I have already written a blog addressing my feelings regarding the "adopt don't shop" campaign and while this may have a little overlap, there are things that weren't covered there that I would love discussion on. It may be worth giving that blog a read as well, as much of it goes hand in hand with this one.
A week or so ago I shared a picture of one of my dogs in a public facebook group dedicated to members sharing their photos of nature and animals. The photo I shared was one of my dog in the water in a beautiful mountain setting that I simply wished to share with others. I did not mention being a breeder, having puppies, my thoughts on dog breeding or anything else that eluded to the topic, only her name and age. People quickly began commenting with a clear split of opinions; some appreciating the picture for what it was and some furious that I would selfishly be bringing more dogs into this world while shelter dogs need adopted and hashtagging "adopt don't shop". My assumption is that they saw the photo, went to my personal profile (which feels kinda creepy), and looked through my page to discover that I am a breeder. I could not even share a pretty picture of my dog without being crucified by strangers for being a breeder, that just blows my mind.
Here's the deal, RESPONSIBLE BREEDERS AND RESPONSIBLE RESCUERS HAVE MORE IN COMMON than people realize!! Believe it or not, we are on the same team! Many of you know I have a long history in rescue and it is very near and dear to my heart; I do understand the realities of dogs in shelters. I feel such a big and important piece of the picture is missed by so many. When I use the terms "breeder" and "rescuer" in this paragraph, let's assume I'm speaking only of the responsible ones for a minute. Breeders and rescuers both love dogs. Breeders and rescuers both believe they are helping dogs in the way that makes sense to them at that time. Breeders and rescuers both want to reduce and/or eliminate the number of dogs in shelters. Breeders and rescuers both want unethical/backyard breeders, puppy mills, and irresponsible owners to stop having litters. Breeders and rescuers both want to match dogs and puppies up with their perfect families. I could go on, but my point here is we truly are so much alike and could do so much more to help dogs if we recognized this and worked together a little.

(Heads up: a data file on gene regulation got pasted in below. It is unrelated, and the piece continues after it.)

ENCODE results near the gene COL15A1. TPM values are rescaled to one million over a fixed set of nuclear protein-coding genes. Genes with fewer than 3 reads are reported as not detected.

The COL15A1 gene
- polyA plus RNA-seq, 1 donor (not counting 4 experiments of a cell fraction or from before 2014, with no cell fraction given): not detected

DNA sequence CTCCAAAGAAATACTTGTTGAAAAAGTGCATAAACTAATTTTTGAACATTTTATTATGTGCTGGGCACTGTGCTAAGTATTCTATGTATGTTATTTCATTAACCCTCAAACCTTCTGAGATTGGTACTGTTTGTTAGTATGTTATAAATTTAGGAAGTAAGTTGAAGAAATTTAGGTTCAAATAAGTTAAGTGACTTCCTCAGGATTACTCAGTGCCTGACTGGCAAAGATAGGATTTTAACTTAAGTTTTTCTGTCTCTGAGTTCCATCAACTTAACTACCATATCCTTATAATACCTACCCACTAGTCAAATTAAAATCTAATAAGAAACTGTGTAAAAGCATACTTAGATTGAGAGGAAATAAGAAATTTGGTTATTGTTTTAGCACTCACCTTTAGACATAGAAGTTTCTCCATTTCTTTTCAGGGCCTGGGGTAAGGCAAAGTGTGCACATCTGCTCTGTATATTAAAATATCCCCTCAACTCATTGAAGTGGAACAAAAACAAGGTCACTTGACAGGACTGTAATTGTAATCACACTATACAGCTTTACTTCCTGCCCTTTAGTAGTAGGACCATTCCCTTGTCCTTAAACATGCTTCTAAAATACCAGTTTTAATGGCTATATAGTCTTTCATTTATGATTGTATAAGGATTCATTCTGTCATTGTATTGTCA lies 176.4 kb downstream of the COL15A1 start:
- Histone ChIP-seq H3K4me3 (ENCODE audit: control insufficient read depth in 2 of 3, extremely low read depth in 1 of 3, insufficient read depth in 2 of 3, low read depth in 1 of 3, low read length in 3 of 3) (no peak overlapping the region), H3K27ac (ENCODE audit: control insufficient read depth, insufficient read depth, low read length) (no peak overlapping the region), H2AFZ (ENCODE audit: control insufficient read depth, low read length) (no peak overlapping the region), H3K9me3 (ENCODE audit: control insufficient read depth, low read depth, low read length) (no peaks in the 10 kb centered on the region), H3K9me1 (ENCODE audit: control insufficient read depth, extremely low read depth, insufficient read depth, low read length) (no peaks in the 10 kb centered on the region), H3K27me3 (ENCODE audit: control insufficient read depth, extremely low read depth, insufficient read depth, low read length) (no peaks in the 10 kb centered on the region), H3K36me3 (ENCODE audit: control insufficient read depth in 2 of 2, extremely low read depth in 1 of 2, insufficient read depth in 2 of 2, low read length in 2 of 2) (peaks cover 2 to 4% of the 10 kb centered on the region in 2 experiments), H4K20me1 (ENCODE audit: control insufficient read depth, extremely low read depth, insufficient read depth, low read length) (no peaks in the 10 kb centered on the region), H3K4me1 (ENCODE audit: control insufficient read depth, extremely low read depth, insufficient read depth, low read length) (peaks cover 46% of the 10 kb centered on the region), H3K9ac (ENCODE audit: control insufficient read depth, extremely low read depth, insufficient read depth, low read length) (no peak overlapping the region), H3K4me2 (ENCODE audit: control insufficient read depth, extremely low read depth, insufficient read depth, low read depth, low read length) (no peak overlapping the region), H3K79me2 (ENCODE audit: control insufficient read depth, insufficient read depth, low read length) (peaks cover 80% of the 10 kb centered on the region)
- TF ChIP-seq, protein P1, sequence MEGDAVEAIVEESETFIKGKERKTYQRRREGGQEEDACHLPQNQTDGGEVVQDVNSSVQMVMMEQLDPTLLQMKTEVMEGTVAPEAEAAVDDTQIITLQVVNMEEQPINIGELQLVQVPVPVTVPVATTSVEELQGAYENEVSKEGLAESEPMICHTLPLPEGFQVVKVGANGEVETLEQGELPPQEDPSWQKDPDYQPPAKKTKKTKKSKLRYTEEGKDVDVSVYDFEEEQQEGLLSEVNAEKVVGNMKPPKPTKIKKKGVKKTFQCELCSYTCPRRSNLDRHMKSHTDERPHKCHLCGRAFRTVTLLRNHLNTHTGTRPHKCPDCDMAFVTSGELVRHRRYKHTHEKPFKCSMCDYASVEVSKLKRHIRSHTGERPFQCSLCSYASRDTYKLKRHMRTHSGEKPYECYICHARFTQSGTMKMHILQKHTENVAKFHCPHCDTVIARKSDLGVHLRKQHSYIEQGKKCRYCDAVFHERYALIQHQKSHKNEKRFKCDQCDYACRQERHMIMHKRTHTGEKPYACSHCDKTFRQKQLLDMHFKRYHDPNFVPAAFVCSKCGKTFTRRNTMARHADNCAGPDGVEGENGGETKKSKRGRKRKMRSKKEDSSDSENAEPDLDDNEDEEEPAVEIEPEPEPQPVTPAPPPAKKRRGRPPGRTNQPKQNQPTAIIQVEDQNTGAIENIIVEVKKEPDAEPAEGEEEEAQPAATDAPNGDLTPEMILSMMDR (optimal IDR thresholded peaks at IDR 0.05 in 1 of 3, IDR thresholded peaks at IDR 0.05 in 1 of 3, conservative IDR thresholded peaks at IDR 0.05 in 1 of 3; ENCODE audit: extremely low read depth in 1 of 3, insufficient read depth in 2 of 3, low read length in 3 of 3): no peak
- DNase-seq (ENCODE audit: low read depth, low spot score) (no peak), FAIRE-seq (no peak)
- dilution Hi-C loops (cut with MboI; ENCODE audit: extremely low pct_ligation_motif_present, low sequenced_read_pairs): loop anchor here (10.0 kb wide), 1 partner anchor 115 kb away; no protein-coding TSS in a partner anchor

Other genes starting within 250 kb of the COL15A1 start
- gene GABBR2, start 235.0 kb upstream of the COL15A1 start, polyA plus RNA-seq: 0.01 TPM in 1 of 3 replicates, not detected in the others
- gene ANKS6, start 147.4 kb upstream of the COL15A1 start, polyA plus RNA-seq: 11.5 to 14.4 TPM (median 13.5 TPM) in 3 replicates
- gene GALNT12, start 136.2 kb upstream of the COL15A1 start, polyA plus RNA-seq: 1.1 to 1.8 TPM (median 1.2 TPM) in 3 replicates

The fact is, if we wish for the domesticated canine species to continue, someone has to be breeding them, those puppies are coming from somewhere. I can't imagine that those in rescue wish that no more dogs are born and the species dies off and ceases to be? Ok, so if we all agree that we love dogs and would like healthy and balanced puppies to continue to exist, how do we get them if all dog breeders are bad and shouldn't be breeding? Serious question, how? If we do what we can to discourage irresponsible and unethical breeding, rather than just all breeding, we solve both the problems. Stable healthy dogs continue to be bred and families continue being able to find puppies and dogs that match their lifestyle, for both working and companion purposes, and the problem of overflowing shelters goes away. This thought process is expanded in my other Adopt Don't Shop blog.
So what if we did it, what if we actually worked together towards this? What if Shelters had a local list of ethical breeders they could refer people to when they knew they didn't have the right fit for them and what if breeders referred prospective buyers to an ethical rescue when they felt that may be an option for them to first explore? What if we all educated people on the pros and cons of BOTH options and taught them what to look for and what to avoid in the option they choose? One small thing we personally do in an attempt to bridge that gap just a little locally is donate a portion from every pup sold here to a local rescue organization, we have now done it on the last 3 litters and intend to continue. What if all breeders did this? What other ways can you think of to help breeders and rescue work together?